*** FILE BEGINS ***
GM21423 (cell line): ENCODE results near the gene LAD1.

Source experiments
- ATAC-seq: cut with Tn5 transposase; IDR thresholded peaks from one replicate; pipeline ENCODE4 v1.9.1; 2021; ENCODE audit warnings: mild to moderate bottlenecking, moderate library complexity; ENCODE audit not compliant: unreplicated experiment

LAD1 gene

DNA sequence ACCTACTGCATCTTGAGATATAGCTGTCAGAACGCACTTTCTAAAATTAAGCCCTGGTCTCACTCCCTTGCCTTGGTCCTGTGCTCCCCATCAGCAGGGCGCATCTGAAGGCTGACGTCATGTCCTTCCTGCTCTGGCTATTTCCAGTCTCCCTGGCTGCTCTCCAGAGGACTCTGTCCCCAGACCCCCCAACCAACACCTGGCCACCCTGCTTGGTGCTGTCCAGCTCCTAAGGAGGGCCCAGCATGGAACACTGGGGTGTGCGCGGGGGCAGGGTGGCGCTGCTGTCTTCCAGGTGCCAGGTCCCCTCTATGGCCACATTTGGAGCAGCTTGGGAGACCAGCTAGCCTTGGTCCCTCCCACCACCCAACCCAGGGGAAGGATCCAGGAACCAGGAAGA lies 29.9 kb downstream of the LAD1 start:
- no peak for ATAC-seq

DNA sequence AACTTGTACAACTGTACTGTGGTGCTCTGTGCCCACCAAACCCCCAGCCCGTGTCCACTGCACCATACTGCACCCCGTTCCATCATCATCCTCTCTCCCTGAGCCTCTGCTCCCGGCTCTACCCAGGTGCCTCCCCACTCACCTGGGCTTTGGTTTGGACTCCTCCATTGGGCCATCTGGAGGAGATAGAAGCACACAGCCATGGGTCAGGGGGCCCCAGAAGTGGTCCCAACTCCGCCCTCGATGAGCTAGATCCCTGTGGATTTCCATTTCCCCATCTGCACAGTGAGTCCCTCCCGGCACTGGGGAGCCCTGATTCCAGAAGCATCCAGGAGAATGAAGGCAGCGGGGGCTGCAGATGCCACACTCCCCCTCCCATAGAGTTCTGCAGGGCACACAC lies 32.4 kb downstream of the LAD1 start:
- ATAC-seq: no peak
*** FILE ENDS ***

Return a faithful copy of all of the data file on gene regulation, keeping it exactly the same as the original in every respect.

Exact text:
GM21423 (cell line): ENCODE results near the gene LAD1.

Source experiments
- ATAC-seq: cut with Tn5 transposase; IDR thresholded peaks from one replicate; pipeline ENCODE4 v1.9.1; 2021; ENCODE audit warnings: mild to moderate bottlenecking, moderate library complexity; ENCODE audit not compliant: unreplicated experiment

LAD1 gene

DNA sequence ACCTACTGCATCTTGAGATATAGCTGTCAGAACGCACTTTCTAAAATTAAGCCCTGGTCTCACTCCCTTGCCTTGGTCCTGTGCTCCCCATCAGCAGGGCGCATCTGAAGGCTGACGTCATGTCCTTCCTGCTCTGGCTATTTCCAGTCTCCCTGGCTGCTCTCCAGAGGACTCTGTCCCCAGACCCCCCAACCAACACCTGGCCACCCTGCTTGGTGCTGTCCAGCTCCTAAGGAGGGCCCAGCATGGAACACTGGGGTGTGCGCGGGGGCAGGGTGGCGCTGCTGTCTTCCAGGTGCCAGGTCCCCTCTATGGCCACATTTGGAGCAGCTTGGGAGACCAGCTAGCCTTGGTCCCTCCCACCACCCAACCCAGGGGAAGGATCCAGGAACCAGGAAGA lies 29.9 kb downstream of the LAD1 start:
- no peak for ATAC-seq

DNA sequence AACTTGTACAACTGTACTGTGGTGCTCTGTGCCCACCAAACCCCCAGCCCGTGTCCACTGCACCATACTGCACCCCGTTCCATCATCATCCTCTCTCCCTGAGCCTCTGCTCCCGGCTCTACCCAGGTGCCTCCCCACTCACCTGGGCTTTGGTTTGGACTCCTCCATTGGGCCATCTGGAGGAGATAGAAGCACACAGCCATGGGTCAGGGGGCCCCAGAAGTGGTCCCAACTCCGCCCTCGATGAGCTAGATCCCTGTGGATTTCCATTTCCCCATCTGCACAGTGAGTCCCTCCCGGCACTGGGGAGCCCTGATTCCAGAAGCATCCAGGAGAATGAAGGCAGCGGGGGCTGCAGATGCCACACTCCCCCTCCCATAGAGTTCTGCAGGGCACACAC lies 32.4 kb downstream of the LAD1 start:
- ATAC-seq: no peak